i got back yesterday from a trip to northeast arkansas to bury mama moss' ashes. 8 adults and 1 roly-poly-rolled-in-sugar baby gathered from kansas, new mexico, virginia, and california. we stayed in 2 cabins in the blooming woods of the big cedar lodge. we made good food, built fires, played games, and yacked into the night. my brother, ray, read a poem that made us all teary and reach for our tissue. some of us went trecking down dirt roads trying to find our old house and almost got simultaneously shot & stuck in the mud. i won't say who. someone else stopped to ask a hitchhiker for directions. a few of us sketched each other. next year i'm bringing mini-sketchbooks for everyone cause as you know the very best sketches are always made by those who "can't draw".
i set my alarm for 2:45 am on tuesday so i could see the magnificent lunar eclipse. the stars were brilliant in the cold clear air. jupiter & mars shone like beacons, and the deep red moon glowed like a hot coal in the velvety black sky above the trees. a perfect ending to a wonderful gathering.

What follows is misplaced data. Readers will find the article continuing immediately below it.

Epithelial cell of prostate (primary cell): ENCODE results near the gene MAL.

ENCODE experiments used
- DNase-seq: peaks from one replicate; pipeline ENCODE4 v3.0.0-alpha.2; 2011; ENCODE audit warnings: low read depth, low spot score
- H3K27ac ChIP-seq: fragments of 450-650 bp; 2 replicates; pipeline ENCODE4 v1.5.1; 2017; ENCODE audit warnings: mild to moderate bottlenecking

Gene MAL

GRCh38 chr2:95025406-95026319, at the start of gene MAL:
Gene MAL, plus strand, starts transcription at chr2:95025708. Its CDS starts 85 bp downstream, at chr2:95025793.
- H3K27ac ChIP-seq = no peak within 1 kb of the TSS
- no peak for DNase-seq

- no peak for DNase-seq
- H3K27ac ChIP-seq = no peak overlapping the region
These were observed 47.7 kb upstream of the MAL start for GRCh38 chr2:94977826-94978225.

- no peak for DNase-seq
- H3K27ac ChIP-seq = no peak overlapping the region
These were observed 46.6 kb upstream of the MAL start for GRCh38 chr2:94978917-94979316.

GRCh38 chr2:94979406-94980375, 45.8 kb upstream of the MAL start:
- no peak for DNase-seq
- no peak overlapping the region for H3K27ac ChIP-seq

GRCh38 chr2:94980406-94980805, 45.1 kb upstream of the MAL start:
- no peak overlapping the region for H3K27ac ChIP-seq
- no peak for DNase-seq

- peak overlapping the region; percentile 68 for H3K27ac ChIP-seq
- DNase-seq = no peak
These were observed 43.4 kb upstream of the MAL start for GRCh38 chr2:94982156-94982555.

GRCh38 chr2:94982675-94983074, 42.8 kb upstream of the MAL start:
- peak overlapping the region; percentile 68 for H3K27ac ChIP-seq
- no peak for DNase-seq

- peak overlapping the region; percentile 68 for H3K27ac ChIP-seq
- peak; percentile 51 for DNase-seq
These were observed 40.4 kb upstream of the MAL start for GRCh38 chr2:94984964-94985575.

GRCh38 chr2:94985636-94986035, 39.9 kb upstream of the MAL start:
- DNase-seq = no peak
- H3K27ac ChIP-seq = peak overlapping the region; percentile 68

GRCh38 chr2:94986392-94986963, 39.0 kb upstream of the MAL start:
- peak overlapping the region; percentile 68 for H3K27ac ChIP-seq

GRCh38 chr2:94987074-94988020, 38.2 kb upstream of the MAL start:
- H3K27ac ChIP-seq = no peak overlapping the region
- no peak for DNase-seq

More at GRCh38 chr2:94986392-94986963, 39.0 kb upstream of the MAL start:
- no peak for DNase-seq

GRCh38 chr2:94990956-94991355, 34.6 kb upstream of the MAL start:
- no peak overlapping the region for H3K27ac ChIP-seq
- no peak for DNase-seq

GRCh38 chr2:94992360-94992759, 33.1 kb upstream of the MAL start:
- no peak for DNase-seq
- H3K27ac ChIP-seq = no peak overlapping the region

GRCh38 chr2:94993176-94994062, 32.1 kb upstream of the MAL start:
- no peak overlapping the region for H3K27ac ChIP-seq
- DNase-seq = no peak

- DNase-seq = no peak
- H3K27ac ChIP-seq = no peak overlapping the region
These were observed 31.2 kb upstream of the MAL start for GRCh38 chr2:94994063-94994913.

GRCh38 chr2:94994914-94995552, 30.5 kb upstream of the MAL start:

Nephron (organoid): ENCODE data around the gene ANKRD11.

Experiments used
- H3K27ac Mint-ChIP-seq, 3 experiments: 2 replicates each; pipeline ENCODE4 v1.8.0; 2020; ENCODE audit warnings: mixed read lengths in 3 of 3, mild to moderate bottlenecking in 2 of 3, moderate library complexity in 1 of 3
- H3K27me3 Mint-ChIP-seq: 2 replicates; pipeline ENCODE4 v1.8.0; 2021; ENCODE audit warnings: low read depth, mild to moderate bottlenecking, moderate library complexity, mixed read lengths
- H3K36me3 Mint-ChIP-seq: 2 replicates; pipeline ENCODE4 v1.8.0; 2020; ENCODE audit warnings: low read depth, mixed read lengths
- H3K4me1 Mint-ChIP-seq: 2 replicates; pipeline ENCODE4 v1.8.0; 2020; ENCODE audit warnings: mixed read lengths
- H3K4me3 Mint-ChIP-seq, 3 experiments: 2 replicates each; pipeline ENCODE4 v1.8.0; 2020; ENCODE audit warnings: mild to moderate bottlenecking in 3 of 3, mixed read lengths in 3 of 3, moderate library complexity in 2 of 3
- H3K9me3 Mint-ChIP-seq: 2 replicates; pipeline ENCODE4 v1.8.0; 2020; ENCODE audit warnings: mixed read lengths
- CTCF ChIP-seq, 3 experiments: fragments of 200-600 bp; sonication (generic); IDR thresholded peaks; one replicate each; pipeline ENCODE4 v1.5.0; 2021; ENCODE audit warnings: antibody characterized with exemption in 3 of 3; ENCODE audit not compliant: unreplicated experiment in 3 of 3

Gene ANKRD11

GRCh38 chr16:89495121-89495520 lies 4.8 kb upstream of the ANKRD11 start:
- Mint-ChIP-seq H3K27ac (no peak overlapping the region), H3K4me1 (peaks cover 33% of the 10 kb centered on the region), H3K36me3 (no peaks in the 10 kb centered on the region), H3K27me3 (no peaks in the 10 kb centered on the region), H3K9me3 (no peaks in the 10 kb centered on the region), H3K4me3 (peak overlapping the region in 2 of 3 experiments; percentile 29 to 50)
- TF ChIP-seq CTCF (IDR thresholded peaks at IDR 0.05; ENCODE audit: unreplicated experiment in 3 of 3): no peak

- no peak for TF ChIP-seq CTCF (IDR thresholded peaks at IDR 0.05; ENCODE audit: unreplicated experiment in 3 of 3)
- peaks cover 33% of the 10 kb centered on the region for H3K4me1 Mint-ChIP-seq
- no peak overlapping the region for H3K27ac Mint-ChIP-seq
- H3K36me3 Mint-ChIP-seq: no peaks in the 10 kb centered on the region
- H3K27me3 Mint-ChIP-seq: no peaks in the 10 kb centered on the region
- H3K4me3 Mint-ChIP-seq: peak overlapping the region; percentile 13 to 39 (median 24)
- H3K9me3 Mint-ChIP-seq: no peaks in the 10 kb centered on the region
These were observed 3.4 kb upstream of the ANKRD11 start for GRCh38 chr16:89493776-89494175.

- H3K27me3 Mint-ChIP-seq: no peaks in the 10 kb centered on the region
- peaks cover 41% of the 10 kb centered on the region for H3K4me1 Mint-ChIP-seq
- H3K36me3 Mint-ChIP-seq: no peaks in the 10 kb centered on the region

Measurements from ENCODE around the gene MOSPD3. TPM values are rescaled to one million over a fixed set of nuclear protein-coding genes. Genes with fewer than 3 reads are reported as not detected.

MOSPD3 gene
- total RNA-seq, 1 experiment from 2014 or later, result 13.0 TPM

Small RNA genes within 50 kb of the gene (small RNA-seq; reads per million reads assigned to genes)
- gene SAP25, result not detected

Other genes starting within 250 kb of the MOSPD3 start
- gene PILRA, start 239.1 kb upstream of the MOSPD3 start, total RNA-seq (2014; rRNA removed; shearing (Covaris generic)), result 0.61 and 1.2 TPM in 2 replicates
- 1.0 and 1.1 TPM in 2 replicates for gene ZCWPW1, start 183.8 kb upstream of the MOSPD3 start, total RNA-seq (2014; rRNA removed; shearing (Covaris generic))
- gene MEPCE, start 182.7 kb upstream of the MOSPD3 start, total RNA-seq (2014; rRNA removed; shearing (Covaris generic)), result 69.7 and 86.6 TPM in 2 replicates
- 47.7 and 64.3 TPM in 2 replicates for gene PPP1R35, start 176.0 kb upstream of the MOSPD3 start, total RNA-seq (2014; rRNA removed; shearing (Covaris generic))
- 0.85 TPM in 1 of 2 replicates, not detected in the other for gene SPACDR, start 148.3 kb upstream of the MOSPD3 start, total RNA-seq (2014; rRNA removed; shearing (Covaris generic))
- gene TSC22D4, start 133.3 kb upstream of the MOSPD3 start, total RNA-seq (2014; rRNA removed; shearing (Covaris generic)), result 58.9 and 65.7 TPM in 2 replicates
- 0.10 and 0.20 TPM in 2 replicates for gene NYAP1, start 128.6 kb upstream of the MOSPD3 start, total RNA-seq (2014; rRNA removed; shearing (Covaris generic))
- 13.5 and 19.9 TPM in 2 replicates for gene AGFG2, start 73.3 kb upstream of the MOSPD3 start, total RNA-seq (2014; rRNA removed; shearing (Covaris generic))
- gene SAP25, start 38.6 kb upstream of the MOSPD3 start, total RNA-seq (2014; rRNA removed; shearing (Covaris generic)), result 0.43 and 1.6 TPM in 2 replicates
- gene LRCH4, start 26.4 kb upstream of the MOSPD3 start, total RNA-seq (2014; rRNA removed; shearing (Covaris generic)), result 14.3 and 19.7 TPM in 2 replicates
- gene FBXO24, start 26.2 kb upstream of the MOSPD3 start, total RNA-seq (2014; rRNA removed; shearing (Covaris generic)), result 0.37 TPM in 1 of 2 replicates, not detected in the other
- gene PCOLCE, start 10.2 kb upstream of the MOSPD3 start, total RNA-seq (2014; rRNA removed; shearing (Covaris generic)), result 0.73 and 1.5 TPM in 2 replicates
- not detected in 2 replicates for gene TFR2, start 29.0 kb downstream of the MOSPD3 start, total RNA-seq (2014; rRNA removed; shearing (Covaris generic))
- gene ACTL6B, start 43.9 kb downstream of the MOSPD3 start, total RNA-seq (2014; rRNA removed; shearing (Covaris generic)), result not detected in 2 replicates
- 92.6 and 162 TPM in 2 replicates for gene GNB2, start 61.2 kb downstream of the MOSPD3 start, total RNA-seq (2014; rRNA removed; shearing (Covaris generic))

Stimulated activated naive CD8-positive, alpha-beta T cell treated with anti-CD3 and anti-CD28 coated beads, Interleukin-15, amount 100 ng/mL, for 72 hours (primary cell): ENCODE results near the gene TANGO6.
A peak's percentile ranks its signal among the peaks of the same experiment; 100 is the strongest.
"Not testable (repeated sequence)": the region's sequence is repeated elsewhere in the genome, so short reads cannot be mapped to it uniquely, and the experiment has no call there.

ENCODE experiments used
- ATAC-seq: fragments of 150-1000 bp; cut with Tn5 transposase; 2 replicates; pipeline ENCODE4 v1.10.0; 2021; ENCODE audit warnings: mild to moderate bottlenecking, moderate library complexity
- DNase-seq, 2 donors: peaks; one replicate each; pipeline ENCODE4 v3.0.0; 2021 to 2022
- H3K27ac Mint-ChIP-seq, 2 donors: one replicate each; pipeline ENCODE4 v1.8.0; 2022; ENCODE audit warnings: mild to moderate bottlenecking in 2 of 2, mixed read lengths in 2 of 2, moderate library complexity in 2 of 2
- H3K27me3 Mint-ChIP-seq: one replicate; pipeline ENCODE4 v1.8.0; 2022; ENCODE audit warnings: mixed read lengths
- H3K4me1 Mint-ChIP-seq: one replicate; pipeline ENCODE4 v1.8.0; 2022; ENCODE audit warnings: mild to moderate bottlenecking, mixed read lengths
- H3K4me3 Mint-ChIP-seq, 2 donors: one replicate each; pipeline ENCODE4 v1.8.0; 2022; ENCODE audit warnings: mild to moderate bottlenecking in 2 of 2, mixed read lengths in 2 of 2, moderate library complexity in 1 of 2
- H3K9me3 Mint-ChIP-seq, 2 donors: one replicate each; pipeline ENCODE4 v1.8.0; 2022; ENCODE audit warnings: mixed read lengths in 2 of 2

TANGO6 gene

i'm already looking forward to the next moss family revival next spring. here's part of the poem my brother read at our little DIY service. the complete version is HERE.
Tucked away in our subconscious minds is an idyllic vision in which we see ourselves
on a long journey that spans an entire continent. We're traveling by train and, from the
windows, we drink in the passing scenes of cars on nearby highways, of children waving at
crossings, of cattle grazing in distant pastures, of smoke pouring from power plants, of row
upon row upon row of cotton and corn and wheat, of flatlands and valleys, of city skylines and